Whether you're an apartment property manager in California or elsewhere, you'll want to know about the recently passed new statewide rent control law in California.. To battle the housing crisis and the 43 percent increase in homelessness in the last two years, California's governor signed a bill to limit rent increases to a maximum of 5 percent per year plus inflation until Jan. 1, 2030. Additionally, it bans apartment property managers from evicting people without cause. They cannot throw out people for the opportunity to raise the rent for the next tenant.
Why does this matter to apartment property management outside of California? Sometimes lawmakers in other states learn from new laws and decide to pass a similar one of their own. In fact, Oregon has a similar law that caps rent increases.
Some properties that are now under the new rent control ordinance may need to look at more creative ways to multiply the net operating income and value of your apartment property. These also apply to those managing properties in Canada and states outside of California, but first, a look at what's happening in California.
The news is not all bad for all California apartment properties. The new law does not apply in several instances, such as a property that is 15 years old or newer or to the 2 million residents who already have rent control. Still, the law affects 8 million out of the 17 million renters who spend more than a third of their income on rent.
For apartment properties affected by the new law, here's what it means. If you have an apartment unit that goes for $2,500 per month, the rent can only go up to $125 per month at the most.
In the past, apartment property management could increase the rent by more than $200. This change requires exploring different ways to increase your NOI. One caveat: Reducing expenses by cutting building services or doing the services yourself may affect your bottom line, but it will not count toward increasing the NOI when selling the property.
"Owners who are positioning their asset for sale should not assume that all savings on operating expenses in their buildings will necessarily equal an increase in NOI and therefore building value," says Ramona Ursu on Real Estate News Exchange. "Instead, the best strategy is to allocate capital such that it influences either reducing expenses permanently, or increasing revenues."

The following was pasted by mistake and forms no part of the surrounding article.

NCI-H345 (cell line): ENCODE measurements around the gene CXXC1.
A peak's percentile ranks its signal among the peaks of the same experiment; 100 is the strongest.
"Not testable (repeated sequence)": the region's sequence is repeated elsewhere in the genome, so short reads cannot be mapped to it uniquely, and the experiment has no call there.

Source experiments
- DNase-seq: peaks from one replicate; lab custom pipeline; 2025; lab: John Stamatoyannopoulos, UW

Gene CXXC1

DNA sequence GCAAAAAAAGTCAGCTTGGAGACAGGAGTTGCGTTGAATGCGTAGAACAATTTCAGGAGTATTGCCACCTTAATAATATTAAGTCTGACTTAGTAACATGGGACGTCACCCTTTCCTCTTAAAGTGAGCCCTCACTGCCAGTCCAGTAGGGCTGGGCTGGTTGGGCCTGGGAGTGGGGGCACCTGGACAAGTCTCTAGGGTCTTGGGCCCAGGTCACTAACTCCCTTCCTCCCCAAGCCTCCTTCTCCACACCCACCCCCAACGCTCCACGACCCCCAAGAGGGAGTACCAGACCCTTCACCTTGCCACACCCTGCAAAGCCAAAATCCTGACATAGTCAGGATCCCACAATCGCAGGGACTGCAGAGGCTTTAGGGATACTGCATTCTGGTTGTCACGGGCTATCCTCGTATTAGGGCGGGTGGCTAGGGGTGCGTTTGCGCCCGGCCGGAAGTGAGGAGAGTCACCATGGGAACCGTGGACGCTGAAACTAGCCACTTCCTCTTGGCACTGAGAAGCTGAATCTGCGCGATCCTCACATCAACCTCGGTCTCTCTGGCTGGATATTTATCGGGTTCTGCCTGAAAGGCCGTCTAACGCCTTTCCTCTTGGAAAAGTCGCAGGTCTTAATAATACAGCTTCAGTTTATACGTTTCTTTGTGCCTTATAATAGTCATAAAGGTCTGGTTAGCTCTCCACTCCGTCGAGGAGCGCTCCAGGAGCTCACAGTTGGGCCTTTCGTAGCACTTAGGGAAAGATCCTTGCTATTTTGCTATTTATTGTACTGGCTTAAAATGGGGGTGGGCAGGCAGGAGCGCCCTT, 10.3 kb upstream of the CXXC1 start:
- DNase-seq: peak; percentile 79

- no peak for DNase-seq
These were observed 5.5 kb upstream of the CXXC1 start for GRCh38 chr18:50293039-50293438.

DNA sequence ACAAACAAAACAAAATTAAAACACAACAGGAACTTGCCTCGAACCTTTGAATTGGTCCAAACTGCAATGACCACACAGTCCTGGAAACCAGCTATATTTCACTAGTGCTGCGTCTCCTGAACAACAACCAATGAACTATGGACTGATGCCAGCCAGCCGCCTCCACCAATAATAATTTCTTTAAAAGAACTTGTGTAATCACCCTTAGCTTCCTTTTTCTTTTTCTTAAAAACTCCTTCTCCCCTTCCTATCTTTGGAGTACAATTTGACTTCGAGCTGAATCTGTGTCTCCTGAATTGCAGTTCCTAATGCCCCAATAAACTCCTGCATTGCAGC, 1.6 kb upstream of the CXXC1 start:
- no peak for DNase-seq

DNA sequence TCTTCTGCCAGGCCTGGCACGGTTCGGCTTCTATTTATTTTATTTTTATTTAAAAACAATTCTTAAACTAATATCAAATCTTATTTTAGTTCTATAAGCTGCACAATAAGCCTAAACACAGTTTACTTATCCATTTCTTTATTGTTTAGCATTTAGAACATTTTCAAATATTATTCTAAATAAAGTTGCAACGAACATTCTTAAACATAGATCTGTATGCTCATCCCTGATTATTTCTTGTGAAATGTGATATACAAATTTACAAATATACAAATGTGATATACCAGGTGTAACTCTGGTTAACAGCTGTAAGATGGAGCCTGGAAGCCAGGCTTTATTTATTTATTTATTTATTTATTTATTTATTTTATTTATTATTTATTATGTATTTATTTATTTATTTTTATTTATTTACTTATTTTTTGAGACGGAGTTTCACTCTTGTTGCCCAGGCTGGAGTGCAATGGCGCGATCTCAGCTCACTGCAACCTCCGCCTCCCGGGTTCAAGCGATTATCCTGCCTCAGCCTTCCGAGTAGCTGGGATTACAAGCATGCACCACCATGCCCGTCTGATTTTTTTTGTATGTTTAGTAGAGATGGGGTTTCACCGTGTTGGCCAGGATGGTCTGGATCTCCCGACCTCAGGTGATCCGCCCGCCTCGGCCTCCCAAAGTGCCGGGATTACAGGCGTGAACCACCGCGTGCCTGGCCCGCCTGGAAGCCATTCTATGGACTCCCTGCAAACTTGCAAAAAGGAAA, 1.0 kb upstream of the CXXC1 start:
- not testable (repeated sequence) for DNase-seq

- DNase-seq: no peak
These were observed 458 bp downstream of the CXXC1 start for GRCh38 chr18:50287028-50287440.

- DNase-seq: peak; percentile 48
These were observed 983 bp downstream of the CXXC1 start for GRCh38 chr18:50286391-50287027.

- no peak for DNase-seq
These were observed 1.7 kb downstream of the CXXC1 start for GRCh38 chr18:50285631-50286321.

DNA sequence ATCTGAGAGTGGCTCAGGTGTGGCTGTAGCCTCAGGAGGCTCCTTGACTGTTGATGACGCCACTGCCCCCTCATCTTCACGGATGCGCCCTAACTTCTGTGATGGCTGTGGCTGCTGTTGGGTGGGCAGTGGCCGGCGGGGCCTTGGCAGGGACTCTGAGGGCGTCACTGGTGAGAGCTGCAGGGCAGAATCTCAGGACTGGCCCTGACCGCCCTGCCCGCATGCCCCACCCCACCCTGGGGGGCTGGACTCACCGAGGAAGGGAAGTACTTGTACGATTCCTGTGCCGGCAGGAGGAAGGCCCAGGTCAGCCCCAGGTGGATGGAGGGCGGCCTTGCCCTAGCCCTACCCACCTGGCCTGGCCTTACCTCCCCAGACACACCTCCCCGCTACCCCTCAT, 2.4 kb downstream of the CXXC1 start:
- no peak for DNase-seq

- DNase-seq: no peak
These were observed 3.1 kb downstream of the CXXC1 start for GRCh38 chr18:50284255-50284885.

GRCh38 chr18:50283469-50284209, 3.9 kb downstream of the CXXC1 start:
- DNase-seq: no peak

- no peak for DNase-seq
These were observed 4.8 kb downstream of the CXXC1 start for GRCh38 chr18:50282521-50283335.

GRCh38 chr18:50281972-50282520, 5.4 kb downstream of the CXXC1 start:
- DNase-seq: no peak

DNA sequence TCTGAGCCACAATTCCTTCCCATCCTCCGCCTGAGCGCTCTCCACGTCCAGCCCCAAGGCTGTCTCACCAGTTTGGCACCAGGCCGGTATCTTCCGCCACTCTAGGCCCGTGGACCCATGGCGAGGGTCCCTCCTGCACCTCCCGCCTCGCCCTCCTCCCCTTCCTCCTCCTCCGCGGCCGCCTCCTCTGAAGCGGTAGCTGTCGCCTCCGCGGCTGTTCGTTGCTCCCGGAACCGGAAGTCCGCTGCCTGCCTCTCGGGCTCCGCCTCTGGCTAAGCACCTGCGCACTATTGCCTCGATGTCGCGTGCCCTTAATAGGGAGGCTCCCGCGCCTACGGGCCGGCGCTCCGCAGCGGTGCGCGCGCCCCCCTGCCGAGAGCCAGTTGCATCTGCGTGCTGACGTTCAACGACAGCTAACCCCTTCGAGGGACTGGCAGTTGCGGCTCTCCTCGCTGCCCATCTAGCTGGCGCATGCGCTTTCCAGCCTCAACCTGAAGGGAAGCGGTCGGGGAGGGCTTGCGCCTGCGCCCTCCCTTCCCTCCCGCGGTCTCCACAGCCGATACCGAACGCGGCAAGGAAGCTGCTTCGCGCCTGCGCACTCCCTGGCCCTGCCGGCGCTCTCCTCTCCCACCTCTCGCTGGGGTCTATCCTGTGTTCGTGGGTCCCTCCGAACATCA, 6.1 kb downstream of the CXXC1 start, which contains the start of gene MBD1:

The ways you can boost the NOI for your apartment property fall into two broad categories: reducing costs and growing revenue. It's wise to do a review of all your costs on a regular basis to ensure you're minimizing costs and eliminating them wherever possible. Here are 10 creative ways to explode your NOI.
While you can't kick someone out for no reason, you can evict someone who does not pay or causes damage. Better yet, help prevent those issues from happening by creating a stronger screening process to determine if someone is likely to be a good or bad tenant.
One of the largest expenses in apartment property management is water use. Install water-saving toilets, low-flow showerheads, and aerators on faucets. Replace central water tanks with a hot water system in each unit. Let the residents be responsible for paying their utility bills.
What is the landscaping like on your property? Does it require a lot of water? Switch to xeriscaping, which is landscaping that conserves water. You may not need sprinklers as much with xeriscaping. You don't want the sprinklers going off on a rainy day, but you may not always be around to turn off the irrigation system and turn it back on. Instead, install sensors to take care of that for you.
For up to 80 percent energy savings, replace light bulbs with LEDs or CFLs. Do you have areas that don't require 24/7 electricity? Install light and motion sensors to cut energy use.
You can find a lot of HVAC savings by doing quarterly inspections, preventive maintenance, changing air filters on a regular basis, and cleaning the unit's pans and coils. Doing these also prolongs the life of the HVAC. Like with water, you can install a hot water system in each unit and pass on the responsibility of paying the bill to residents.
In addition to bidding out on new contracts, revisit current ones. Sometimes better services come along that provide more bang for your buck. If you want to keep the contractor, get estimates from competitors and use those estimates to renegotiate a new contract.
It's tempting to go with the lowest bidder, but it's not always better. Do a comparison of at least three bids to see which best fits your needs. Ask the contractor to explain the price of the bid. Another thing to review is your landscaping cost. Do you pay a monthly fee or per job? Landscapers most likely come out less often in the winter months and more in the summer months. A per job fee may provide cost savings in the long run.